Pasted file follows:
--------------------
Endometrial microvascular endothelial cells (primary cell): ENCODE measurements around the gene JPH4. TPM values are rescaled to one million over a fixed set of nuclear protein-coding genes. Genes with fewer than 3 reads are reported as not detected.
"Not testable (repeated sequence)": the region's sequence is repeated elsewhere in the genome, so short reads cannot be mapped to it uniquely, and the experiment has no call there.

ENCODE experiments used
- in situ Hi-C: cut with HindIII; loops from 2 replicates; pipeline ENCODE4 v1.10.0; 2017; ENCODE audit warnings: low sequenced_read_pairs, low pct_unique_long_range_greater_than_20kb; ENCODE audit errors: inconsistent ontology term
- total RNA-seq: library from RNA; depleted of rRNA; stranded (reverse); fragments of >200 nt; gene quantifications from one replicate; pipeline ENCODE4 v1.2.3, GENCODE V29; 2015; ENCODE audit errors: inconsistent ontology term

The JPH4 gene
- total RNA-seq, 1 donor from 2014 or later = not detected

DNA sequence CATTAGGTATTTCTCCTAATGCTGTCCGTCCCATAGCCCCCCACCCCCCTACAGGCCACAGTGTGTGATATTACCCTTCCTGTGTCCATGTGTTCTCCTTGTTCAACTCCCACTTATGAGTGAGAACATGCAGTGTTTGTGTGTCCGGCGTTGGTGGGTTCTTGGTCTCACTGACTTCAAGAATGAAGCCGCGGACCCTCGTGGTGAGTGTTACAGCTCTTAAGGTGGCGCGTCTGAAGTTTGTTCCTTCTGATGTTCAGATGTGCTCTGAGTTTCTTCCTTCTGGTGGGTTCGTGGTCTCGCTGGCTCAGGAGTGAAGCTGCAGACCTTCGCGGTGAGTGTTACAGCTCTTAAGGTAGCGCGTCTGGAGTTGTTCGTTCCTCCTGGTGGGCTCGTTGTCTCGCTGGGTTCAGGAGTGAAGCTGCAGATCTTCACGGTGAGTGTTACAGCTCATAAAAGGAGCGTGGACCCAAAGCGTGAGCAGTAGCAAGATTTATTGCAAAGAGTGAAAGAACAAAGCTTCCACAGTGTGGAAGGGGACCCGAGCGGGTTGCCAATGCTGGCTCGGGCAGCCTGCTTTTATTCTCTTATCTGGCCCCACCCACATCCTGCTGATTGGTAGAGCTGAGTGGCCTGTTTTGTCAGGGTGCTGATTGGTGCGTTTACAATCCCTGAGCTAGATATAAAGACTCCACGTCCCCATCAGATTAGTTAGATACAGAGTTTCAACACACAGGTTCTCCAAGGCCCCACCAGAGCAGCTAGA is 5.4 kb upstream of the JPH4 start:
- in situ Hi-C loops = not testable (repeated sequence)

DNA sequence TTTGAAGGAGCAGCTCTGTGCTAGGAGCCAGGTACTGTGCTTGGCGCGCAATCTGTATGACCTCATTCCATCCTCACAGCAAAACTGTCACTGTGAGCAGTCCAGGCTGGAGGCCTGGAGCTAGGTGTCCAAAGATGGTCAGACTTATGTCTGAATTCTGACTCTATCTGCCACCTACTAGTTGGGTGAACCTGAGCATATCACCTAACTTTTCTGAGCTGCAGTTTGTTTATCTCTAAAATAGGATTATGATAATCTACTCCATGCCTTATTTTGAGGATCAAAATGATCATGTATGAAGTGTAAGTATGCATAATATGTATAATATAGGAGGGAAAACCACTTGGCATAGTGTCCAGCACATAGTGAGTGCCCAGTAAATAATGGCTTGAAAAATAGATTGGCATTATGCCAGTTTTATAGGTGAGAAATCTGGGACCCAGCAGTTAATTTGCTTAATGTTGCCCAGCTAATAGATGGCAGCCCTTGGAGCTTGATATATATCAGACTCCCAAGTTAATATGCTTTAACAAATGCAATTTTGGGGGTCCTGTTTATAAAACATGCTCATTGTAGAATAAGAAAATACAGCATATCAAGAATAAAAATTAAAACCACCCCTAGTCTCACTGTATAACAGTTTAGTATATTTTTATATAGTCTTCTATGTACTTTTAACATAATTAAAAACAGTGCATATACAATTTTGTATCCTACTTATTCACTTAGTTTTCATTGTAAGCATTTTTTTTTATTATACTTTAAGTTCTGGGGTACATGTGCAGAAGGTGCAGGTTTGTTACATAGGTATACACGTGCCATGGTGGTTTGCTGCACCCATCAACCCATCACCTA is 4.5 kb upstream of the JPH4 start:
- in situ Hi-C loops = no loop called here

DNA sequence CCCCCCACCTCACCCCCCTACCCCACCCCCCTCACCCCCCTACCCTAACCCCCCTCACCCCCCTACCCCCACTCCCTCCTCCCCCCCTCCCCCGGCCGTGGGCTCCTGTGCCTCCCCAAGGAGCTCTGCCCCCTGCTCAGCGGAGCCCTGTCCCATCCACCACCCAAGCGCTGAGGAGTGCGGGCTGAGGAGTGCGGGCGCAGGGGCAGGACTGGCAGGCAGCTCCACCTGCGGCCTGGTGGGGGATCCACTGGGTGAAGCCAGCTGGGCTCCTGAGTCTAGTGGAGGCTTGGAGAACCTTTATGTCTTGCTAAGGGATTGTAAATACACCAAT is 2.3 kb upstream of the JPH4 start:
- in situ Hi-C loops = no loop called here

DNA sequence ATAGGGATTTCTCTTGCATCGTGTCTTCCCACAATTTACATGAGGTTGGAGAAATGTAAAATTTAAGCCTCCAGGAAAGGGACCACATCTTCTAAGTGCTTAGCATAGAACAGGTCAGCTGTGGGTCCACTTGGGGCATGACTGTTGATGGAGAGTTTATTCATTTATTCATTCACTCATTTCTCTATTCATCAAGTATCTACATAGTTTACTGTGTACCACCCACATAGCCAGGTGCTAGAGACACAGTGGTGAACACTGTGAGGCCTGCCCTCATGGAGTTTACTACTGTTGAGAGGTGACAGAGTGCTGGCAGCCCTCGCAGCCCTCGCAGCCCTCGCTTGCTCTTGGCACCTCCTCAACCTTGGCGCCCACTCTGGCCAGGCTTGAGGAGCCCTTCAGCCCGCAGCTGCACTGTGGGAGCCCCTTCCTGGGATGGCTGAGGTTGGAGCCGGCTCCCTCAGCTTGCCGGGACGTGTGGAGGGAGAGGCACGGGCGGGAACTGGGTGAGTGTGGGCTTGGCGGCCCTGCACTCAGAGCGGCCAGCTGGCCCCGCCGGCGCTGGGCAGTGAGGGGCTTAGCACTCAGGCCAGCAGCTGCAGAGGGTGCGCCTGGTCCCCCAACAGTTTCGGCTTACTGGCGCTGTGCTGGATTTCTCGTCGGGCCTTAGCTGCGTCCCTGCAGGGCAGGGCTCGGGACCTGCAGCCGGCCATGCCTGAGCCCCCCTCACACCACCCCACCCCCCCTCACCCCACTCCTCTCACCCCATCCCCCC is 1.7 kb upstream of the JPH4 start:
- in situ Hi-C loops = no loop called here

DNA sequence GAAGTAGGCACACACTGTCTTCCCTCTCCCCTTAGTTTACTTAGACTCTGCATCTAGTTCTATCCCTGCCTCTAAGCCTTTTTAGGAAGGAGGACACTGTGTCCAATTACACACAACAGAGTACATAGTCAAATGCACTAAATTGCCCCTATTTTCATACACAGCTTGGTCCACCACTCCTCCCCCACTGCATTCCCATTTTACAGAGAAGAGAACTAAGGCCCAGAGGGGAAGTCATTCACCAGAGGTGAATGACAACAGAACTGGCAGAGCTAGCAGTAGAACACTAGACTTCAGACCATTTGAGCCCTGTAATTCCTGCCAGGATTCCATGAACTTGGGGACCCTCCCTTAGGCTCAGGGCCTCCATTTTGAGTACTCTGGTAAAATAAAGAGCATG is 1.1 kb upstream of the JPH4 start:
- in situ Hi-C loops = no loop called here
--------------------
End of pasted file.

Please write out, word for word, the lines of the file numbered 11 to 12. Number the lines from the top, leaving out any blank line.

- in situ Hi-C loops = no loop called here

DNA sequence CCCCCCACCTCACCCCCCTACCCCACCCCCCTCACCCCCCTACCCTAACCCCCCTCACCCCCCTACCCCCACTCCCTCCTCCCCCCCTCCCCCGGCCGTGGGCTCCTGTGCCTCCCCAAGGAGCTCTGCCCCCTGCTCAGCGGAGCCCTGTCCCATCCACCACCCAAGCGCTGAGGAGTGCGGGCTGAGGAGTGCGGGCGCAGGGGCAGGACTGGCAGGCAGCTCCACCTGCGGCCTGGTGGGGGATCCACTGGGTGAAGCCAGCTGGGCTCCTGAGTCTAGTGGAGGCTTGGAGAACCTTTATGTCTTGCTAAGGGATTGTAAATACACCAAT is 2.3 kb upstream of the JPH4 start: